Why? Because jellyfish are ancient survivors. They don’t mind going back to the way things were—when the Earth wasn’t habitable for humans. As the oceans warm to levels not seen in ages, we are witnessing huge explosions in jellyfish populations. As we decimate larger predators higher on the food chain, we witness huge explosions in jellyfish populations. In the over 400 oceanic dead zones no longer suitable for life across the planet, we witness huge explosions in jellyfish populations. And in regions where jellies aren’t normally found such as the Black Sea, in little under a decade, we have witnessed explosions in jellyfish populations. These types of explosions create a catastrophic decline in zooplankton populations, an important jellyfish food source. This creates a cascading effect allowing algal blooms, previously controlled by the zooplankton, to explode, thus decimating the foundation of our food webs and potentially destroying whole ecosystems. Keep in mind, these ecosystems provide 50% of the oxygen you just inhaled. And worst of all, once jellies take over an ecosystem it is extremely difficult, often impossible, to reverse course. These masters of minimalist adaptation can survive with little resources in even the worst environments. Jellyfish overpopulation is a harbinger of a time when planet Earth was not compatible with you and me. So this simple creature has a simple lesson; but are we too evolved, have our societies become too complicated to notice their ancient wisdom? Hopefully not. We will heed their warning and will continue to value the insight they offer and their magical magnificent presence out among the waves.
Cool Jellyfish Facts
- Some jellies are so fragile they are almost impossible to collect and study.
- The longest creature on Earth is the lion’s mane jellyfish. It grows up to 120-ft long.
- Many jellyfish species are edible.
- The box jellyfish known as Chironex fleckeri is the world’s most venomous animal.
- Roughly 4,000 species in the jellyfish subphylum Medusozoa are found in the ocean, only 50 species from the class Cubozoans, or box jellyfish, are considered highly fatal.
- The deadliest box jellyfish can kill a human in 2-5 minutes.
- About 150 million people are stung by jellyfish each year.
- At least 100 people die from box jellyfish stings each year, but the actual number is probably much higher.
- Some jellyfish, like the box jelly, have evolved true eyes (up to 24) surrounding their head, allowing them to see in 360-degree.
- Although many species are commonly considered jellyfish due to their similarities, there are only about 200 species of “true jellyfish” in the class Scyphozoa.
What to Do If Stung by a Jellyfish?
The first and best action is to avoid getting stung, which means find out if certain times of the year or month have more jellies. Next, learn the local species in your area so you can identify how cautious you need to be around them, and consider wearing rashguards or thin wetsuits to minimize your exposure.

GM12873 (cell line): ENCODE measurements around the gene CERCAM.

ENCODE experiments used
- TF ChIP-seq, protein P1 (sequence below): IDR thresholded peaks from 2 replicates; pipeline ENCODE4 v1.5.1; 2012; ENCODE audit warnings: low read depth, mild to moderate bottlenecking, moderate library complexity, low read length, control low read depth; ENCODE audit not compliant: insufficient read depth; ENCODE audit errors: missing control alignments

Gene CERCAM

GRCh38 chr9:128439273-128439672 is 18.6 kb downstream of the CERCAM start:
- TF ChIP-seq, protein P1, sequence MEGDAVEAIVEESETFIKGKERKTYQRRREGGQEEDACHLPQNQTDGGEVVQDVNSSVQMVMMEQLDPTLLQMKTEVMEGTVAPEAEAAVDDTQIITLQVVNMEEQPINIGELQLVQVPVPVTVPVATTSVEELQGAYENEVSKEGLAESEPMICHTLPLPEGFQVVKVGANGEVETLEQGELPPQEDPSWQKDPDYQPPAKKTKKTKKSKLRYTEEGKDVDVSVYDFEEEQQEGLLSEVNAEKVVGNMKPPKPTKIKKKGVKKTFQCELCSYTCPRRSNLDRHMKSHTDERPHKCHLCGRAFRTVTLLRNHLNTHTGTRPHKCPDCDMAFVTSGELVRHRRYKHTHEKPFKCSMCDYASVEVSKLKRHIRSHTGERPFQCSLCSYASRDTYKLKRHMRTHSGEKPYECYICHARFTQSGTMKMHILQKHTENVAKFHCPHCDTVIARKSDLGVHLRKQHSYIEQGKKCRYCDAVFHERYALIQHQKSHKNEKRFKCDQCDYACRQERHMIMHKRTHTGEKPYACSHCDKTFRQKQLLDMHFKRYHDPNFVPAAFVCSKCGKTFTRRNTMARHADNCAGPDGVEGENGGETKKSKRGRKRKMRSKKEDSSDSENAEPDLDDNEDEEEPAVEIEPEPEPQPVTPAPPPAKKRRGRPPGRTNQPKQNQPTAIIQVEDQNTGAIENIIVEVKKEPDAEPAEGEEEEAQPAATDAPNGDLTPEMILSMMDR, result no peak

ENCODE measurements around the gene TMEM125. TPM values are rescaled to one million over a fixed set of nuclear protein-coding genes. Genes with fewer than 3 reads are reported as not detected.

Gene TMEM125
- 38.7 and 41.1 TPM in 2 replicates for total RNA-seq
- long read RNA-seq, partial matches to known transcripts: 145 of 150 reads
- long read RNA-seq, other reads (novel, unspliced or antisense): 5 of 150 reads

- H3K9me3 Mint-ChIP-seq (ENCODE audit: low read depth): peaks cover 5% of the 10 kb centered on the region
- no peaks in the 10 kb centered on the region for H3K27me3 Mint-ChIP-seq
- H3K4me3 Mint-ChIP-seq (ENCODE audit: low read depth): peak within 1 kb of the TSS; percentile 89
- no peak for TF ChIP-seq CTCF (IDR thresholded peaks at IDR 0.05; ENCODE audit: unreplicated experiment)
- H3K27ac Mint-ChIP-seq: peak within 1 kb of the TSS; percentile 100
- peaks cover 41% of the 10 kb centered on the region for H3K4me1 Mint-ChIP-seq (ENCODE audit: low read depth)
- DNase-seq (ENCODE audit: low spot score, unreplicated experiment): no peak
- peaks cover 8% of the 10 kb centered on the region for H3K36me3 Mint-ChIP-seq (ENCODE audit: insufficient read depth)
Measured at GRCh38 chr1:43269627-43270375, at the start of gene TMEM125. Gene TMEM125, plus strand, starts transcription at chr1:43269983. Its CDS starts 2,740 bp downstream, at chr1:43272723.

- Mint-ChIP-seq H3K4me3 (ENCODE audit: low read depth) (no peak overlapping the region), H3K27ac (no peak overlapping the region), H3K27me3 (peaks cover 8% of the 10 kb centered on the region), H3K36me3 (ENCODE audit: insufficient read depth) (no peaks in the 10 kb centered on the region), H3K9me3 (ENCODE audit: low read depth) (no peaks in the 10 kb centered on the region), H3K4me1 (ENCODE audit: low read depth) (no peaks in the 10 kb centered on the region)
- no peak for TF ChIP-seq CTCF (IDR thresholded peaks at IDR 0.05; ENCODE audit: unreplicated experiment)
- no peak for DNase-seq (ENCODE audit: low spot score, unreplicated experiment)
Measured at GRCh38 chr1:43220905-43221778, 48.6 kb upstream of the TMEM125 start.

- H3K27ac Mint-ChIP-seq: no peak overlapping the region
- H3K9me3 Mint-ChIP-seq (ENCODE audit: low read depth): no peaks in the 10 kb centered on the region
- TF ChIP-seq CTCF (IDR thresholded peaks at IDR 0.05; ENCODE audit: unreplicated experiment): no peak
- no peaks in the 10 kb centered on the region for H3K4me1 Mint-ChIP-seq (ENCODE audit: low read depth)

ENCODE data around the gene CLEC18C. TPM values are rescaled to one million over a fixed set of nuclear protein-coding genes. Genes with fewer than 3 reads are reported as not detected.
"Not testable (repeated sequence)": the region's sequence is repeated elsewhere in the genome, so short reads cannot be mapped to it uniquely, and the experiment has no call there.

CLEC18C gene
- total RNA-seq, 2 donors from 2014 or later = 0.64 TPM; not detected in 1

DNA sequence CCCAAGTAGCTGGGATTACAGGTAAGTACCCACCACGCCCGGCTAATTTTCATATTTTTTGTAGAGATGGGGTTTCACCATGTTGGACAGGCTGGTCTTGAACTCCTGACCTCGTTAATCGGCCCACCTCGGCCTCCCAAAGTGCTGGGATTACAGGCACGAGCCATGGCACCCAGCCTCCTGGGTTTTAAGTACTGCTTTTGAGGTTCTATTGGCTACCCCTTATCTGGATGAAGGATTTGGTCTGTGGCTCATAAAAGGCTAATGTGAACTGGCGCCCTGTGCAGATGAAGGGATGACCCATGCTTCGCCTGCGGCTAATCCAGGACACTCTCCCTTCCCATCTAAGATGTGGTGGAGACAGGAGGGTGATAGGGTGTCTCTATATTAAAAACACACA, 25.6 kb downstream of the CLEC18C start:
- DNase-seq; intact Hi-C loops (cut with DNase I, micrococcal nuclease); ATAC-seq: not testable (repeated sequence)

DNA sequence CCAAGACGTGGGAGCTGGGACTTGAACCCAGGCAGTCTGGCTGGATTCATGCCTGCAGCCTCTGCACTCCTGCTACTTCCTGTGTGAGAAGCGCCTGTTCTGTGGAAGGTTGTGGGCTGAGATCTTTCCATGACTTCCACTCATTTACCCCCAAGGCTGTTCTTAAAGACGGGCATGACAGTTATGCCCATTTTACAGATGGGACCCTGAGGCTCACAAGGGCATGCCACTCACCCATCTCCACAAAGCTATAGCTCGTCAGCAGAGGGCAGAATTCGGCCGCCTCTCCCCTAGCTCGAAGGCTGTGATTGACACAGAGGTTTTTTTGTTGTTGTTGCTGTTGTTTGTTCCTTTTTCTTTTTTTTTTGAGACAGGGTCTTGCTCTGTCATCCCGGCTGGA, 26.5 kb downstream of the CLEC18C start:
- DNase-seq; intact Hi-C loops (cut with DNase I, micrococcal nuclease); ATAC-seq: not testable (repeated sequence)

Never touch a dead jelly—the stinging cells remain active long after the creature dies. If stung, peeing on someone is a terrible idea. Mainly because you are either peeing or being peed on by someone. More importantly, it won’t help with the venom. The first action is to remove any tentacles or stingers still in the skin, but not with your hand, as this will sting your hand. Next, use warm to hot water and soak and wash off the area thoroughly. If you are stung on large areas of your body (half an arm) or exhibit signs of a worsening reaction from a small sting (difficulty breathing, severe pain lasting longer than 2 hours, large swelling, vomiting) seek emergency medical treatment immediately. Most stings are harmless, but rarely they can be fatal, so treat them accordingly. Debate exists within the scientific community as to whether vinegar actually works on stings. But don’t pee, use baking soda, or rub the area, it may only cause more stingers to fire. Most importantly, avoid any jellyfish that looks like a box (cube) with a tentacle hanging off each corner (four total) of the box. That’s a box jelly.
Jellyfish Found in Hawai’i
Three species of box jellyfish are found in Hawai‘i, but they are generally not fatal to humans unless an individual is allergic. They are an elongated cube shaped with one tentacle hanging from each side of the cube. High wind conditions can sometimes blow them in, and specific times of the month or year correspond to their life cycle. They typically arrive 9-12 days after a full moon, so consult your moon phases.
These beautiful jellies have a full-moon-shaped head, up to 16 inches, and short fringe-like tentacles. They are generally harmless to humans, but still give a little sting so be wary.
With a 4-12 inch bulbous head and club like tentacles, these jellies have a characteristic brownish-yellow color due to the symbiotic photosynthetic algae that live in their tissues—just like the colorful coral reefs.
Portuguese Man O' War
Although technically not a true jellyfish, these clonal organisms have a small bluish to purple asymmetric bubble on their colorful head and short to long (up to 100-ft) colorful tentacles. They are generally not fatal but pack a big sting, avoid them if you can.